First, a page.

I came up with the idea of Flash moving back through time, flashing into our dimension even as he was dying. So, thought I, what if Barry was plucked out of the time stream at one of those moments he appeared? What if that meant from this point on Barry knew that he was literally living on borrowed time, that at any moment the time stream could close in on him and take him to his inevitable death. What would this mean to Barry? 1: from now on the fastest man alive would literally be running for his life. 2: He knew he didn't have much time left and believed (as Barry would) that he had to devote it to helping others. 3: This meant Barry would become driven and desperate to help others with each passing tick of the clock. I felt this new revitalized attitude might be enough to make the formerly dull police scientist into someone who now had to push himself as he never had to before. I was hoping that this would make the character interesting enough to live. Earlier, I said my explanation was comic booky. In many ways it is because none of us knows when we are going to die. But this knowledge would haunt a man like Barry Allen and change him from an unassuming character into a driven hero. At least that was the plan!"
Stroud: Superman is 70 years old now. Has the superhero outlived its run?
Wolfman: Nope. I can still come up with ideas we've never seen before.
Stroud: Have you ever taught a writing class?
Wolfman: I do at conventions and people tell me they really like the class I give. Maybe some day someone will pay be to do so. It's fun.
Stroud: What counsel would you give to an aspiring writer?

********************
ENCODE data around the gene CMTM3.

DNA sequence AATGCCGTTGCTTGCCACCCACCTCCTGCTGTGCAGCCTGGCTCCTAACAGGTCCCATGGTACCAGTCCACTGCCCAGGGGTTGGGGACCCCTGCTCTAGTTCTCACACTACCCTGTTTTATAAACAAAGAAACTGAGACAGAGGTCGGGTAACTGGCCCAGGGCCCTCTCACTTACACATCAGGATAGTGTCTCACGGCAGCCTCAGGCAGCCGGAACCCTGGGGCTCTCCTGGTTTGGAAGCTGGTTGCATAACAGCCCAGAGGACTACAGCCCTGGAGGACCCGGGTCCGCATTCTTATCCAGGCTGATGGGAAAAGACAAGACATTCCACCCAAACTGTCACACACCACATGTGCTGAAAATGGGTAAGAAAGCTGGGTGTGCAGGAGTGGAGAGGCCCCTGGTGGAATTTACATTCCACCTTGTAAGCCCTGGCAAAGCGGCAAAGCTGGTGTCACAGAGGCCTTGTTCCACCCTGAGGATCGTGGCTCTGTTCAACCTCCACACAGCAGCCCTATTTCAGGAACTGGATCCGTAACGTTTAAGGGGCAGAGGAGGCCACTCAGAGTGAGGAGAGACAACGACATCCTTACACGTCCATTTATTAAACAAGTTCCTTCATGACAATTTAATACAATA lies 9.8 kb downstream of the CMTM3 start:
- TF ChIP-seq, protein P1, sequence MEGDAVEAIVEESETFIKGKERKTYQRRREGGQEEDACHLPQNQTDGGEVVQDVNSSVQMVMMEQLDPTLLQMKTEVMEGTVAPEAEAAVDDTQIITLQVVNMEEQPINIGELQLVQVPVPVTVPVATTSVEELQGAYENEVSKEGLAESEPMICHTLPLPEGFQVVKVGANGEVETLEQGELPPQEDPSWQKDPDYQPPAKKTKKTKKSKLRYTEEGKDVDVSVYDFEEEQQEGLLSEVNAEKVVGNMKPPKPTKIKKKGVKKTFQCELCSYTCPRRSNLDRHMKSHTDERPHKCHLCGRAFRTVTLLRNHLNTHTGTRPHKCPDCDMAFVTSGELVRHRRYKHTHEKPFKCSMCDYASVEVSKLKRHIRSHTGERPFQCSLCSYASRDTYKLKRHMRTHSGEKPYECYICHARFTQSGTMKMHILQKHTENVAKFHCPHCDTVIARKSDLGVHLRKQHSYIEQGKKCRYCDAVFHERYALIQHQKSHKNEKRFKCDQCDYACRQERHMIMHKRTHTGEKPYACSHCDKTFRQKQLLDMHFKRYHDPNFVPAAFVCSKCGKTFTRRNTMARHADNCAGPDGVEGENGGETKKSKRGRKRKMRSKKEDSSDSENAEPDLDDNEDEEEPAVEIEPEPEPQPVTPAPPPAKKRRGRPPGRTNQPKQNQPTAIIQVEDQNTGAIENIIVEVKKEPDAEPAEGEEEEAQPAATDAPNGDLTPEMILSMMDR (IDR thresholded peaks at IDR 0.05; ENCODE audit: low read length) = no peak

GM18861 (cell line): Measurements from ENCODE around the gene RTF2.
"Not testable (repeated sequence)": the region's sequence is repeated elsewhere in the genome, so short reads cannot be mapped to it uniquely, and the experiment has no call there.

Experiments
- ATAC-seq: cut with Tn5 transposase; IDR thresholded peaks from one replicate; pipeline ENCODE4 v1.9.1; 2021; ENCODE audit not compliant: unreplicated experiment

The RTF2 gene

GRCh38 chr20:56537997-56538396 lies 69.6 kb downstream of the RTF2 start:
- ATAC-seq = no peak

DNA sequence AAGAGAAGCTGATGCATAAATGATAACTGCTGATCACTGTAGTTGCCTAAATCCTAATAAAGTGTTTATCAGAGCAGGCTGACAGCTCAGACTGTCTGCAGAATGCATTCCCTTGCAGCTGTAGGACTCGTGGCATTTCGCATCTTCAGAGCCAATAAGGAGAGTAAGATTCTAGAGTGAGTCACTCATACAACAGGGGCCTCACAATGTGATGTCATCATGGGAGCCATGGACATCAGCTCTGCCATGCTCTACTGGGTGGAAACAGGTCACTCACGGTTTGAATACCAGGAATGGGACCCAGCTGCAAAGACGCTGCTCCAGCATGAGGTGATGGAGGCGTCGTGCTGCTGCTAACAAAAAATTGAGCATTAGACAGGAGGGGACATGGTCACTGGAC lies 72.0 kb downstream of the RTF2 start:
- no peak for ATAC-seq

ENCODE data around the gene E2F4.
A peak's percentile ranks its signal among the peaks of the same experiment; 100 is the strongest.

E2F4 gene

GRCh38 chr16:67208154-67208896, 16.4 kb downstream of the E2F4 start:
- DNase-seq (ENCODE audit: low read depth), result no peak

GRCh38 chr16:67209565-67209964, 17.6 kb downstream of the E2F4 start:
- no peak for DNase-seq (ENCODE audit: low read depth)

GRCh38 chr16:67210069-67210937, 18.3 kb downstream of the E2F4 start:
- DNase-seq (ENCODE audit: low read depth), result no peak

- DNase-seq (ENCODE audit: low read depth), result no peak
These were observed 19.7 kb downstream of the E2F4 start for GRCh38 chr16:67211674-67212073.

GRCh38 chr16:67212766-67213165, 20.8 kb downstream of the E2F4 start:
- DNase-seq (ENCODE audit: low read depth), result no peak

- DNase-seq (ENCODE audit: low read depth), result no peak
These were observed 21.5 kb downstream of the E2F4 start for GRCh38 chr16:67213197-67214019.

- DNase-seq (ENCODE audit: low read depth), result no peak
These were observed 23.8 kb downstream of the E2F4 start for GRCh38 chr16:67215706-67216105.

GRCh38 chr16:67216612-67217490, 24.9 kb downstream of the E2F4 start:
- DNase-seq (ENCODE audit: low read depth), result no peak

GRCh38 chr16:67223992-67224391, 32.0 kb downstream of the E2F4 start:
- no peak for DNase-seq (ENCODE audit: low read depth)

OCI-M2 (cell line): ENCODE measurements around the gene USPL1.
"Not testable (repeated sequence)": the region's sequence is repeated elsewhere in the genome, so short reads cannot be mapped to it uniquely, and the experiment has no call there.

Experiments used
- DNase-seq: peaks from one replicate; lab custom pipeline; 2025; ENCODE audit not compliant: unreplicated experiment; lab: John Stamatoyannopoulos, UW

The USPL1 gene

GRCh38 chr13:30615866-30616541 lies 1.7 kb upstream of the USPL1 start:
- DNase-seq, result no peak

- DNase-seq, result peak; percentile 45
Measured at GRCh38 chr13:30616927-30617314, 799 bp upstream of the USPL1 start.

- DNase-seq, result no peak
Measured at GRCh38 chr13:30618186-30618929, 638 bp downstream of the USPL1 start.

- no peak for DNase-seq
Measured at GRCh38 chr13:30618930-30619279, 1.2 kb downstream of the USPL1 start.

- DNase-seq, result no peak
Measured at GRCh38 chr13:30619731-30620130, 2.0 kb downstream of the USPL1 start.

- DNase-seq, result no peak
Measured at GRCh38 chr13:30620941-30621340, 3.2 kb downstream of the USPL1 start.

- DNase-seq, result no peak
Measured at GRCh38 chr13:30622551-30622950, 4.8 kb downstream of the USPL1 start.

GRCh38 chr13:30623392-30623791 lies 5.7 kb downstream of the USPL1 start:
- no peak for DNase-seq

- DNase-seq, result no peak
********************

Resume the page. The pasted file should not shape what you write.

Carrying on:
Wolfman: Write. Listen. Then keep writing some more.
Stroud: You’ve written animation and television. Do you find there’s much difference in writing for other mediums?
Wolfman: You look at the strengths of each medium and cater to it. That's all. They are different.
Stroud: More than one creator has told me that DC has done better by them than Marvel for compensation for past work or creations. Since you’ve created Tim Drake as Robin, Nova and other characters, has that been your experience?
Wolfman: I'm at DC. That should tell you something.
Stroud: You’re writing Nightwing now for DC. Is it good to be back?
Wolfman: I'm off the book; I was supposed to only do four issues but I did a year and a half. I enjoyed it very much.
Stroud: Your “Homeland” book is going great guns. That must feel good after all the work that went into it.
Wolfman: It was awesome. The hardest work I've ever done and we've gotten many major mainstream awards for it (although no comic book awards). That has been very gratifying.
Stroud: Any other projects in the hopper?
Wolfman: Many but none I can talk about.
Stroud: Len told me that “Almost no 14-year olds are buying comics?” Do you concur? Why do you think that is?
Wolfman: I think the cost is one thing and for most of the country comic shops aren't nearby. Some cities don't even have any. I think if a 14 year could find a comic they might like it.
Stroud: If you were king for a day what would you do to bring the comic book back to its former glory?
Wolfman: Totally change the distribution system.
Stroud: You do something unique at your website by selling scripts. I’ve never heard of anyone else doing that. Is there a big demand?
Wolfman: Not a huge one but I do get requests.